Worshiping God in Saudi
As you may know, Becky and I came to Saudi Arabia to fill in for a full-time pastor, who is on his summer break. Officially, we are the “interim pastor and wife” for a Protestant Fellowship in the month of June. It actually surprises a lot of people that there are churches of any kind inside the Kingdom of Saudi Arabia, but there are. Let me briefly explain (keeping it as general as possible, so I don’t put anyone at risk).
First of all, there are the “officially” approved international churches for ex-pats inside a few of the Western compounds in the country. These compounds can range in size from a small apartment complex (with a high wall and razor wire, of course!) to a sprawling compound like the one we are in. Our compound is one of the largest in the country—it’s literally a small city with 15,000 people, roads, a highway, stores, restaurants, an 18-hole golf course, etc.—all with a large fence around the entire thing! In the States, this would be similar to a large military base, such as Fort Hood in Texas. There are even Saudi Arab families living in our compound.
The King of Saudi Arabia made a provision (back in the 1940s) that allows a certain number of “morale groups” to be led by a “special teacher.” That is code for “church” and “pastor.” Is God full of surprises or what? None of this is published, of course. There are no website or publications by any “morale group”—anywhere.
The church we’re pastoring is a vibrant congregation of about 500 that meets in a gym once a week (on Fridays) to worship and celebrate together. As I’ve written previously, our experience at the worship services has been delightful. There are literally people from all over the world in the congregation. It is truly a taste of Heaven. We’ve been worshiping with people from Africa, Australia, China, Lebanon, Egypt, Canada, America, Syria, Jordan, India, Britain, the Philippines, and many others. It is a unique body of believers. At a recent service, an African choir sang in their native tongue. At another service, a Tamil choir sang in Tamil.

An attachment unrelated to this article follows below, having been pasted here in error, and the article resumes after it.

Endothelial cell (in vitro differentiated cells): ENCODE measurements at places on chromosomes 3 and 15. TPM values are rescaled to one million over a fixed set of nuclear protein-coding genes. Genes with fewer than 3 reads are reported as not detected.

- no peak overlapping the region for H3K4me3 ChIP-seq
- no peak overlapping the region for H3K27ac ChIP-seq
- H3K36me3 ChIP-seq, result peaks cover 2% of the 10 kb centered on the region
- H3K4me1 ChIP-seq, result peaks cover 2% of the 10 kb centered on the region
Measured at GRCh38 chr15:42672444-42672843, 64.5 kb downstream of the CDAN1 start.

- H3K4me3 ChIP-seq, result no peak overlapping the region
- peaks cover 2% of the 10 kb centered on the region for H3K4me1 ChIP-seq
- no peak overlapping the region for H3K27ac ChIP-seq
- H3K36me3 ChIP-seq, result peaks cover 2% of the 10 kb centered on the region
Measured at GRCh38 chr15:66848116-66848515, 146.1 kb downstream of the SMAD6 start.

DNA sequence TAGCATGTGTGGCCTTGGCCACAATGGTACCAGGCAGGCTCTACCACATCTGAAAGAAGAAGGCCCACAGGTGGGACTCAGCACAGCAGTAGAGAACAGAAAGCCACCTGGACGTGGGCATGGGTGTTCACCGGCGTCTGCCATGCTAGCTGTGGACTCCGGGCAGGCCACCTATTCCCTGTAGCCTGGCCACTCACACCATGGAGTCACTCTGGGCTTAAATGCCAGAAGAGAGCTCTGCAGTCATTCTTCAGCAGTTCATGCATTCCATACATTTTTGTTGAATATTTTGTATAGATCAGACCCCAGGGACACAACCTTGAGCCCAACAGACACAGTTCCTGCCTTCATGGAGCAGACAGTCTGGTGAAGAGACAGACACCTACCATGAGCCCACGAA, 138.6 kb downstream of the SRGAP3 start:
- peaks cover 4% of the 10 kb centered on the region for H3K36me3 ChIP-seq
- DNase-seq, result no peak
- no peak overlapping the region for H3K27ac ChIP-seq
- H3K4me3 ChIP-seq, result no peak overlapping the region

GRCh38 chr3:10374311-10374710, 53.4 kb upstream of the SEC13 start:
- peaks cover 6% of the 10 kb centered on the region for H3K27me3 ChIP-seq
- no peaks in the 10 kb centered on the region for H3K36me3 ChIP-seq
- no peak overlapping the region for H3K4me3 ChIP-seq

Secondly, there are also many “house churches” within the cities of Saudi Arabia. From what I’ve heard, they are all over the place! I’ve talked to believers from several of these churches. These fellowships meet in homes or other venues in the cities around the Kingdom: Jeddah, Riyadh, Dammam, Khobar, etc. These churches are strictly illegal. I talked with one woman, “Judy,” who lives in a nearby city, about her church. She said that every Friday (the day of worship here), she sees many believers with Bibles in hand, heading to their various places of worship. She said there are many vibrant house fellowships around her city. I talked to another man who was part of a church fellowship in Riyadh, a church of Filipinos. Recently, one of these “illegal churches” was raided (near our compound) and the people arrested. (They are all third-world ex-pats.) They are now in the process of being deported from the Kingdom.
What’s sad in all of this is that virtually none of the churches (official or unofficial) have any Saudis in them. In fact, Saudis aren’t even allowed—by law—to enter the church I’m pastoring. It’s illegal. The vast majority of believers worshiping over here are from other countries. There is no such thing as a Saudi church (that anyone knows of). There are individual Saudi believers (I’ve talked to folks who’ve met them), but the penalty for conversion is so severe that they stay hidden.
So God is being worshipped, every week, by thousands in the Kingdom of Saudi Arabia. Unfortunately, most of these worshipers are not native Saudi Arabs. May the Lord of the harvest open blinded eyes for His glory among this great land.
by Jay Childs, Future Senior Pastor